Fight the fur trade, tooth and claw

Few of us would knowingly buy fur. Indigo Hogg examines the abusive fur trade, and our unconscious consumerism.

Indigo Hogg
28th November 2016
Few of us would knowingly buy fur. Indigo Hogg examines the abusive fur trade, and our unconscious consumerism.

PETA’s iconic 1990s anti-fur campaign with the strapline “I’d rather go naked than wear fur” certainly had an impact on the face of fashion. Today, many UK high-street shops have a ban on fur, including Topshop, H&M, New Look, Selfridges, House of Fraser, Zara and Ralph Lauren, while several designers including Vivienne Westwood and Stella McCartney are vocal about their fur-free, compassionate clothing lines.

So why do some companies still insist on creating cruel clothing in 2016? An RSPCA survey conducted in 2011 stated that 95% of British people would not want to wear fur, so why is a coyote trim on a Canada Goose jacket so frequently spotted in Jesmond?

One RPSCA spokesperson has suggested that “there are concerns that people may be starting to buy fur in ignorance. Although full mink coats may be still ethically out of bounds, the fur industry is going for trim and trinkets. Most consumers often don’t know what they are buying, and would be horrified if they realised the suffering involved.”

This suggestion could certainly be the case. On Saturday the 5th November, I joined the ranks of the Northern Animal Welfare Cooperative (NAWC) to protest the sale of fur at Michael Kors, Monument. Several shoppers who stopped to take a leaflet or look at the banners were shocked that fur would be on sale in a UK high street store, and didn’t realise that they could be buying the pelt of a murdered animal. The fur-trim wearers that passed the protest tended to be more inclined to give the finger, or even shout abuse.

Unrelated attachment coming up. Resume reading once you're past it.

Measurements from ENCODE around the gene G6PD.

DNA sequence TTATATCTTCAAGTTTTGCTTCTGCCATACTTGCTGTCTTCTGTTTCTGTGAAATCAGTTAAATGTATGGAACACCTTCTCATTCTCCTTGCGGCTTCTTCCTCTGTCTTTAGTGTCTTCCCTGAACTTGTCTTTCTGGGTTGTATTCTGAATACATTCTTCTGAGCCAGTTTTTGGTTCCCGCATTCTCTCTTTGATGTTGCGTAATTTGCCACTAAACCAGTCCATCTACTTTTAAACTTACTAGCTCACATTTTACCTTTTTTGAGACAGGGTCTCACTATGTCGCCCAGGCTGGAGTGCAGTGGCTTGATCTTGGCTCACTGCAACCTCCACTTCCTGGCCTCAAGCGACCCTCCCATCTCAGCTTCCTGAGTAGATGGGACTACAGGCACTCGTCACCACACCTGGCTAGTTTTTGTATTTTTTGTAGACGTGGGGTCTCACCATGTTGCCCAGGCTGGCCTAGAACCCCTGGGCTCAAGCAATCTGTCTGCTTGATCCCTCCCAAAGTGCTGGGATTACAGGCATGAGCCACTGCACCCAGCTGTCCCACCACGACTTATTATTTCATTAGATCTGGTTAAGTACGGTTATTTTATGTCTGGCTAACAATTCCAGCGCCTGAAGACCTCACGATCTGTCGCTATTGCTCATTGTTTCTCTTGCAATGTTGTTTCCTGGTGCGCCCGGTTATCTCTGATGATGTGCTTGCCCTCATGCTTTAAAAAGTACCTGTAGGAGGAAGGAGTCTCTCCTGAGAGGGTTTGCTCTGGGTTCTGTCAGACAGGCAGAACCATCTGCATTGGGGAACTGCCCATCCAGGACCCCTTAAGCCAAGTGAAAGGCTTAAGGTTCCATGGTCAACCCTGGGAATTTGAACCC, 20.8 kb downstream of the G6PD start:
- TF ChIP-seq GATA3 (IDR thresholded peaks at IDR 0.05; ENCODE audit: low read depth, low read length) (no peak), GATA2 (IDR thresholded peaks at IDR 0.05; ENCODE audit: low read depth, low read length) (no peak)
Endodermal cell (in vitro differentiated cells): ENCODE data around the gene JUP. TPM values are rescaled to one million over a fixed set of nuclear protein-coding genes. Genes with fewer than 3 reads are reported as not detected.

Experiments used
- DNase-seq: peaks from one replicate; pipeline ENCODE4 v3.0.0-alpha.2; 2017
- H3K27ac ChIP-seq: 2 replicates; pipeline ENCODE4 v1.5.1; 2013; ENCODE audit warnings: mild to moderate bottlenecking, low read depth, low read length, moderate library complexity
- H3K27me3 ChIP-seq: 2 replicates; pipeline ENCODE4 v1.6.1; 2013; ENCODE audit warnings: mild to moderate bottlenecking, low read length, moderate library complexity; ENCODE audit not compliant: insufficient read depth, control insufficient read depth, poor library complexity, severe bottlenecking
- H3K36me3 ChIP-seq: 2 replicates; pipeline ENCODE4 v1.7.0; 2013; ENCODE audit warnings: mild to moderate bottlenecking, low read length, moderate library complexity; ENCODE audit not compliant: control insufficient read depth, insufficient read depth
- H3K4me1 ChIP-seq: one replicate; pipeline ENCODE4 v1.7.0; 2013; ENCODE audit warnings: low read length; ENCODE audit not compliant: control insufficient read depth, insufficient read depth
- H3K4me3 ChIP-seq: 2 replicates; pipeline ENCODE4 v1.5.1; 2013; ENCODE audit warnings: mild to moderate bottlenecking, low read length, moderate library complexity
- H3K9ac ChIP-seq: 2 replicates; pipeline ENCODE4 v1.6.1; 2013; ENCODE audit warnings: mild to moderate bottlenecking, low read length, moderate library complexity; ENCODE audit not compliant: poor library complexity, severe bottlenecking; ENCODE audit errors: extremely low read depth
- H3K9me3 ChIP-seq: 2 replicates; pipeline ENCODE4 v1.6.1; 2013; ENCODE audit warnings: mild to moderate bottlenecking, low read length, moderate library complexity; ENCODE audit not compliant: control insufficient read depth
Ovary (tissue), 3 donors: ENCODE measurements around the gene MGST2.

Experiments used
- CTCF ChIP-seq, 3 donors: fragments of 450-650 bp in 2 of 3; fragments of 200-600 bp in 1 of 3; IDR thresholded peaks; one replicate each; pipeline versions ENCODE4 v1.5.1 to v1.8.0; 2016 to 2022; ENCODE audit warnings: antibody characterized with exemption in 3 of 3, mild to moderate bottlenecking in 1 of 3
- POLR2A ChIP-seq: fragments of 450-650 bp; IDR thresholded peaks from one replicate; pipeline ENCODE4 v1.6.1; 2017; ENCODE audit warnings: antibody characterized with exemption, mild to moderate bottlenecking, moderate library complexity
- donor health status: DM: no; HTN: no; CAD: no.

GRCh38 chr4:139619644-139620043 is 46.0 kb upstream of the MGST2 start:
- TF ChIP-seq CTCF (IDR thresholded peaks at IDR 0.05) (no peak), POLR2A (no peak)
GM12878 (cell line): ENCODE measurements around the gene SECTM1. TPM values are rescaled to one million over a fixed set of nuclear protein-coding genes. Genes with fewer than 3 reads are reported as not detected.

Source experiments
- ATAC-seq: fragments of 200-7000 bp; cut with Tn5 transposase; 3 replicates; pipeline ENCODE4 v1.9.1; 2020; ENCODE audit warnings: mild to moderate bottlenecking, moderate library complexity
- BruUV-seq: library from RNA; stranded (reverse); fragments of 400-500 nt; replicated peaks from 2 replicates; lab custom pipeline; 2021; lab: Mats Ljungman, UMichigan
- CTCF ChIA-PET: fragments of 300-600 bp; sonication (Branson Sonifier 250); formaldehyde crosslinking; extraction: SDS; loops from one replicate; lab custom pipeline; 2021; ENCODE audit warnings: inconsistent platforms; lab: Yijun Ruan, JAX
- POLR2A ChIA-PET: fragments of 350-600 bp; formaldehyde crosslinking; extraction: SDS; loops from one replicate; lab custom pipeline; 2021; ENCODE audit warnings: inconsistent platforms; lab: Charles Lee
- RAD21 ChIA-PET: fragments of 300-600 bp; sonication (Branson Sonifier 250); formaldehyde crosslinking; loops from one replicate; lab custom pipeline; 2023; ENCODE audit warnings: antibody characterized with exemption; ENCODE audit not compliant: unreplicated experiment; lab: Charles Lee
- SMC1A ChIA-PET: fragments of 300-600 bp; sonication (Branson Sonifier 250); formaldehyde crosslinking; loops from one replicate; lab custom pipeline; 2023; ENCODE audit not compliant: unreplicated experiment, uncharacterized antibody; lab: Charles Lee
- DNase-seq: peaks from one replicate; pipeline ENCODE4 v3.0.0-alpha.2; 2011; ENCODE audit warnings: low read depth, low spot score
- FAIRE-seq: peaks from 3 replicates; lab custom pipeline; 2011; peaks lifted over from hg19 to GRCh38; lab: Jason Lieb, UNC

In the UK, fur farming was banned and phased out in 2002, and for good reason. On fur farms, animals are confined to tiny wire cages for their entire lives, before they are anally electrocuted, gassed, clubbed, or have their necks broken.

Wild animals can also be caught in traps, steel teeth cutting into their flesh as they are unable to move for hours or even days, until the trapper returns to suffocate or bludgeon them. Yet it is shockingly still  legal to import fur garments and sell them in the UK.

According to Animal Aid, worldwide more than 85% of animals that are used for fur are bred and slaughtered on fur farms. The remaining percent are trapped in the wild. Commonly used animals for fur trims include mink, rabbits, polecats, raccoons and chinchillas, yet it is little-known that an estimated two million cats and dogs are killed annually for their fur.

With many fur imports coming from China, how can you be sure that the fur pom-pom on your Michael Kors handbag isn’t from a puppy?

Faux furs and cruelty-free fabrics are widely available in shops everywhere, so the next time you’re shopping for a winter coat, consider Zara or Selfridges over the cruel Canada Goose or Michael Kors, and boycott stockists of fur.

Thankfully, it is possible to keep warm compassionately and fashionably. I’d rather be seen dead than wear fur.

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